Scammers posing as Drexel University professor dupe student out of thousands of dollars

ByChad Pradelli and Cheryl Mettendorf WPVI logo
Friday, February 2, 2024
Scammers posing as professor dupe student out of thousands of dollars
Scammers posing as Drexel University professor dupe student out of thousands of dollars

PHILADELPHIA (WPVI) -- A paid internship scam cost a local college student thousands of dollars.

Clayton Justice said he answered a job listing that appeared to have been posted by a Drexel University professor in October. It offered a paid internship as a research assistant.

"They were offering $500 to do some research on pharmaceuticals," Justice said.

The internship offer was supposedly being run by a Drexel University professor.

Justice, who is a biomedical engineering major at Case Western University, jumped at the chance - but first ran the email by his mother, who is an attorney.

"When I looked into it I was like, legitimate professor," said Kimberly Justice. "That's his area of study. It makes sense that they would do it."

"I was on my way to being a research assistant, or so I thought," Clayton Justice said.

Clayton quickly conducted the research and created a database before he sent it off to whom he thought was the Drexel professor.

"Five hundred dollars for about what, two, three hours of work? I thought it was a really good deal for me," he said.

But here's where the scam started to unfold. The criminals sent Clayton two checks, which totaled $3,620.

He was instructed to deposit them and then wait for them to clear and expect further directions.

Once the checks cleared, the 19-year-old was told to Venmo another research assistant in the program more than $3,000 for other work.

"I thought that was odd," he said.

He said against his better judgment he sent the money in two Venmo transactions.

"The next day, after I sent the $1,250 payment, I looked at my bank statement and I was in the negative for some reason," Clayton said. "I couldn't believe it. I couldn't believe it."

His mother then reached out to the real professor.

"The response I got back was they knew about it," she said. "And he's like, 'Oh, but I hadn't come across your son's name.'"

The real professor said in an email to Justice that the scheme was reported to Drexel's cybersecurity team. He also said he regretted it happened and warned students to be aware of emails that are not sent from his official accounts.

The Investigative Team reached out to Drexel University and a spokesperson told us that they were only aware of one incident involving the professor's identity.

The university said it cannot "intercept outside emails" but it "reports incidents of fraud and cybercrime to the proper authorities" and "sends periodic emails informing the Drexel community of new cybersecurity threats."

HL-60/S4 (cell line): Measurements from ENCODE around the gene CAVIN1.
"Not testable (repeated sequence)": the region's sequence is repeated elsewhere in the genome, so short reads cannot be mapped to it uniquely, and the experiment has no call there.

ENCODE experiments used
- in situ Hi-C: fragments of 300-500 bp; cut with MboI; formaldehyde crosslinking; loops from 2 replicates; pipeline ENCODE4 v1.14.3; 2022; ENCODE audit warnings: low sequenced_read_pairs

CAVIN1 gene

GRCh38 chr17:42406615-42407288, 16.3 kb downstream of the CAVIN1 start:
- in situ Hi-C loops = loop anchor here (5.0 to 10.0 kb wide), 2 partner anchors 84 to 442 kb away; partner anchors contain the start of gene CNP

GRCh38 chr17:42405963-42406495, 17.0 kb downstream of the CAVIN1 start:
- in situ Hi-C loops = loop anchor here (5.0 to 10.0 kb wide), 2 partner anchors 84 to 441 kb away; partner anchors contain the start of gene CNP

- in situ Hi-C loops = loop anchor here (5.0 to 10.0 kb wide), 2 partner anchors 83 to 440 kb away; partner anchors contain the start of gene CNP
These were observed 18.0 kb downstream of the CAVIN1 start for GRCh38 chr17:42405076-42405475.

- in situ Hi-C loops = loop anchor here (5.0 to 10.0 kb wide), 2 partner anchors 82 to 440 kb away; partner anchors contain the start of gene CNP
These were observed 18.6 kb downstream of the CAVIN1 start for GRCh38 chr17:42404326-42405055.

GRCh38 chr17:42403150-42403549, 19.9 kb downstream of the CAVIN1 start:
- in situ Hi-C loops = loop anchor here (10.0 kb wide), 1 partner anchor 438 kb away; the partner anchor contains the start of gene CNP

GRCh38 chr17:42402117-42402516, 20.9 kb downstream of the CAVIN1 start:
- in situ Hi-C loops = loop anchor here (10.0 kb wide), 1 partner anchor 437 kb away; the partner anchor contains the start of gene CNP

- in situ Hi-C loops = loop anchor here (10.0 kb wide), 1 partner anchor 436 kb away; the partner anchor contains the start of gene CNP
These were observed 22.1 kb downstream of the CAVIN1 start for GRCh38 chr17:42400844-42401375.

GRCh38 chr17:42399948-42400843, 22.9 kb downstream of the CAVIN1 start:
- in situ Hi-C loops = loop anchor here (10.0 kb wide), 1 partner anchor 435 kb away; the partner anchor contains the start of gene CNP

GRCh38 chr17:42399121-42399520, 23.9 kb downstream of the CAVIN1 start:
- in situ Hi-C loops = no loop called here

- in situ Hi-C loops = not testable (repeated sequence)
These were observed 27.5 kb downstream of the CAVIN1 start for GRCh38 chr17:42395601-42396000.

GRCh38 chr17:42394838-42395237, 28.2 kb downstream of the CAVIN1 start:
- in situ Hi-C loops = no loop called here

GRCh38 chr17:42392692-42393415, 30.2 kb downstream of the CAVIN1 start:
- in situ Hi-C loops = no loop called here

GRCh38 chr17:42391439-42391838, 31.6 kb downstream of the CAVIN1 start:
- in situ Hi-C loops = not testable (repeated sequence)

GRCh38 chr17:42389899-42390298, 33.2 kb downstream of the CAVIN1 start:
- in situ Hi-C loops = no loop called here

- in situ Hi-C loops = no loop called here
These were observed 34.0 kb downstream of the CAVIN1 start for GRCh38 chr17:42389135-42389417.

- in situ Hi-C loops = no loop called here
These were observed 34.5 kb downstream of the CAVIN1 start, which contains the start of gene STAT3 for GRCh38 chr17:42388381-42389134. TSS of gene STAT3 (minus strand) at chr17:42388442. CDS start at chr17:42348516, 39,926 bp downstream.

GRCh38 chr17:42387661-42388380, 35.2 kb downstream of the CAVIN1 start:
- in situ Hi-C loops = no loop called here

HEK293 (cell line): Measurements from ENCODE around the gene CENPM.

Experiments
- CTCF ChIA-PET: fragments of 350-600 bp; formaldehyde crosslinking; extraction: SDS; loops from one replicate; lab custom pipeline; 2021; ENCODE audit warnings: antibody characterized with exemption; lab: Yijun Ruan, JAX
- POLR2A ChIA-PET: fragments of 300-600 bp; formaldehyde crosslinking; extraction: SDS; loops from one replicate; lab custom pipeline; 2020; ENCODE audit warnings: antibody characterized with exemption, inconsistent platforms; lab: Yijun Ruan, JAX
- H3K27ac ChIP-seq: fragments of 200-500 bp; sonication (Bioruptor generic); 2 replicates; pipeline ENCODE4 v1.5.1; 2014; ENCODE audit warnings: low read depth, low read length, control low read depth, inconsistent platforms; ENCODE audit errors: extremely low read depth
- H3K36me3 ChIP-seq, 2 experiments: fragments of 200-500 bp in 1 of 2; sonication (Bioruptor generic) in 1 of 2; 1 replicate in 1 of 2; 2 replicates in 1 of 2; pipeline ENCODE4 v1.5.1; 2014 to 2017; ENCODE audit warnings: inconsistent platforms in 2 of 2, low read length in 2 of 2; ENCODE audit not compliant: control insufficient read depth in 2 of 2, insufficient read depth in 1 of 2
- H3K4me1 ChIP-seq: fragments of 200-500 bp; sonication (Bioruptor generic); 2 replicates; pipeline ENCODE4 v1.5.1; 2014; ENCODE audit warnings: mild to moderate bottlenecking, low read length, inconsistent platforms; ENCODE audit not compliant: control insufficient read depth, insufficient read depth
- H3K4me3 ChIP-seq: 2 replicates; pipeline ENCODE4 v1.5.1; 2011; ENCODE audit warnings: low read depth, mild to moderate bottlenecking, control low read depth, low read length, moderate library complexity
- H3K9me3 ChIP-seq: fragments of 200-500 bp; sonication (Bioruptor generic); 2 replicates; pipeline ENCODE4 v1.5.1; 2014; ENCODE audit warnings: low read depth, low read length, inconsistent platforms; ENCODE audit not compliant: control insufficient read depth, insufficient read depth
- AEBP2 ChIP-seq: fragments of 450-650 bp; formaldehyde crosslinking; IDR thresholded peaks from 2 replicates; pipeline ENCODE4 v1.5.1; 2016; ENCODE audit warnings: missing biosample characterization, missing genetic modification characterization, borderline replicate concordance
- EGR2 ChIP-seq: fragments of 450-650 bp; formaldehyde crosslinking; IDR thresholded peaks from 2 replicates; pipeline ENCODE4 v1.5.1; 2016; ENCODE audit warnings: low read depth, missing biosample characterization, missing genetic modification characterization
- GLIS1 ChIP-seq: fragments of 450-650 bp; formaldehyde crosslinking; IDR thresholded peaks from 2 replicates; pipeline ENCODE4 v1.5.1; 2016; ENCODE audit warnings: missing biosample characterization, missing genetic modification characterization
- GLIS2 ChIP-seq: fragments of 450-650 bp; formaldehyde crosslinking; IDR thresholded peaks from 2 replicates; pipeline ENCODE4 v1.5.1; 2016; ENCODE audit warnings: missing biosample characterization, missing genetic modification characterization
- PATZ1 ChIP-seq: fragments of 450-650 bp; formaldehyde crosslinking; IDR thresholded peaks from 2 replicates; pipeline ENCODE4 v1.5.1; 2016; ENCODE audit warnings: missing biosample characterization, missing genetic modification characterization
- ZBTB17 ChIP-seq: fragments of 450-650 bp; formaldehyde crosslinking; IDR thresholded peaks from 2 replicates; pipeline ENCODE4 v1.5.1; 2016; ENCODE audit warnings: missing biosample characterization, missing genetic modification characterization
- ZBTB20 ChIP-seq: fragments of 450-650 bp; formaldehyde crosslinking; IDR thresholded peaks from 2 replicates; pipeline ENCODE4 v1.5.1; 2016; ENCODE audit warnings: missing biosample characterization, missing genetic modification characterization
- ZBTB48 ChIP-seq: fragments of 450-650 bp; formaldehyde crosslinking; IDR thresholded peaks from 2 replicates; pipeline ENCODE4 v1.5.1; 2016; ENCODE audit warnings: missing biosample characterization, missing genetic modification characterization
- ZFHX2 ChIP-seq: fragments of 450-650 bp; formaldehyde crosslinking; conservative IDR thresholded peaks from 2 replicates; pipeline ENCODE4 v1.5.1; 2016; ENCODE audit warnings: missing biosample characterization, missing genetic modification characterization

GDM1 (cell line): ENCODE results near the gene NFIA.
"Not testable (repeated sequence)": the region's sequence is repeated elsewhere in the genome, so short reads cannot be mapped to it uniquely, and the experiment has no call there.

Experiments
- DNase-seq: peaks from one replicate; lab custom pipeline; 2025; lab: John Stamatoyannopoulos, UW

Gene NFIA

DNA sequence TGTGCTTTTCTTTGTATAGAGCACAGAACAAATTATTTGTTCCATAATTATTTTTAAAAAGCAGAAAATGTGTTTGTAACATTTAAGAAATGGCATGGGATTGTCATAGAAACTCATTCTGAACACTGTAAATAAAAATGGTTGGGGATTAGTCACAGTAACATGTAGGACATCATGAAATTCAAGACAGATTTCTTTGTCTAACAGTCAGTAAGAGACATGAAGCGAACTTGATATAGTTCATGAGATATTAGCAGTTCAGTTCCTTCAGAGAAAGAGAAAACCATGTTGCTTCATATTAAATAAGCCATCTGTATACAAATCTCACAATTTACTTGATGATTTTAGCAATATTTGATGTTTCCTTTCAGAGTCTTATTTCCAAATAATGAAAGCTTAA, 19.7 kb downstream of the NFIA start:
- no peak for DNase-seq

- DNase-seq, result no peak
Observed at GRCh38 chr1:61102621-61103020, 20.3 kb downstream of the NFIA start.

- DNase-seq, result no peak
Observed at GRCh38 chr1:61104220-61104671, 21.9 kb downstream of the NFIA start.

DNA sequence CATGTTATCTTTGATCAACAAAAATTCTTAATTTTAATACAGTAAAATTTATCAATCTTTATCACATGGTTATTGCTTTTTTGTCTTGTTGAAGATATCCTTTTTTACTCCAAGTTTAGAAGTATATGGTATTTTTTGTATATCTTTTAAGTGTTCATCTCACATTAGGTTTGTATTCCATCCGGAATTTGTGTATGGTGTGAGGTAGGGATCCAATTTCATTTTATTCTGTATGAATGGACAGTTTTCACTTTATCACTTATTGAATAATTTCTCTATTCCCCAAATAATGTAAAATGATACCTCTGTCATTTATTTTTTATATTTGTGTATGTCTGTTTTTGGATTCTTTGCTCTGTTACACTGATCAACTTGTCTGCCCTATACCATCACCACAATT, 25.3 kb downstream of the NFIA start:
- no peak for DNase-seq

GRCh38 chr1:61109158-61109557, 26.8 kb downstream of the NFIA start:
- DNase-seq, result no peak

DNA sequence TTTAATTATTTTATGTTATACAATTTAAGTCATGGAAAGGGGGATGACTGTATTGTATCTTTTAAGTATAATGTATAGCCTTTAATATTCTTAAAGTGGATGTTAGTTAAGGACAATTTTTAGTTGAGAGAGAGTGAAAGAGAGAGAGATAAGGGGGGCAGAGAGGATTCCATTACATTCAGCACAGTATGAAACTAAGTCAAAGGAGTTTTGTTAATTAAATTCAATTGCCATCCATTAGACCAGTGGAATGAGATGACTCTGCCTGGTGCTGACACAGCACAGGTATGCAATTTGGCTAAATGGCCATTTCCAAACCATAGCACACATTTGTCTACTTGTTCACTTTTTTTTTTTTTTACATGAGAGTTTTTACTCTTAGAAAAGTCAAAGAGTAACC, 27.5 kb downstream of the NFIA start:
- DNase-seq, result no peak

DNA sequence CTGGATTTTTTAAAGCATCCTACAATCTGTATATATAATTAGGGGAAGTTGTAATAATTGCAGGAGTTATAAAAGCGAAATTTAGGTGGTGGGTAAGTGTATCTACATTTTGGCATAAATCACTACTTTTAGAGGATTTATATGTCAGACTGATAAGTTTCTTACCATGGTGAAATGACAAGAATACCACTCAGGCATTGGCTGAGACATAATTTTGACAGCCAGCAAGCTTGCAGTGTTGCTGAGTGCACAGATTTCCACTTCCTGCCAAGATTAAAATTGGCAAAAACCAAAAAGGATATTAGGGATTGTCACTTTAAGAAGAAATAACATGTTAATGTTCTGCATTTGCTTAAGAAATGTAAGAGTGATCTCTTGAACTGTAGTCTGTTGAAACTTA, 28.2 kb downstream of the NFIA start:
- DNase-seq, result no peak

It was a warning that came too late for Justice, who said he wouldn't have received those warnings since he goes to a different college.

"It's kind of unfortunate. I lost some money. But I really want to prevent anybody else who is less fortunate than I am to lose that same amount of money," he said.

He believed he did his due diligence and couldn't believe he got duped.

"I was kind of mad at myself, more disappointed in myself, that I fell for the scam," he said.

The Investigative Team also learned Drexel was not the only target of this sort of scam. Other universities, including Penn State, have also issued warnings. It sent out an email warning students in January.

The Justices said they've since reported the crime to the state and federal authorities, but his bank refused to refund the $3,000 he lost - which is common.

The Federal Trade Commissioner offered these tips when accepting offers to work from home, but the biggest item is: never send money supposedly given to you as an overpayment back unless it was from a proven and trusted source. They warn many times scammers ask for these payments either electronically or even as gift cards.

Full Statement from Drexel University:

"Drexel University Information Security received an internal complaint about a non-Drexel email account impersonating a professor in Drexel's LeBow College of Business. While the University does not have the capability to intercept outside emails, Information Security reports incidents of fraud and cybercrime to the proper authorities.

The Federal Trade Commission publishes guidance for victims of job scams. In addition, Drexel helps its community to avoid being victims of such scams.

Drexel's cybersecurity awareness efforts for its community include mandatory annual training and quarterly phishing simulation exercises for faculty and professional staff. The University also sends periodic emails to all members of the Drexel community to inform them of new cybersecurity threats. Drexel University Information Security also offers voluntary cybersecurity training, holds in-person awareness events, delivers online lectures and publishes relevant information on its website."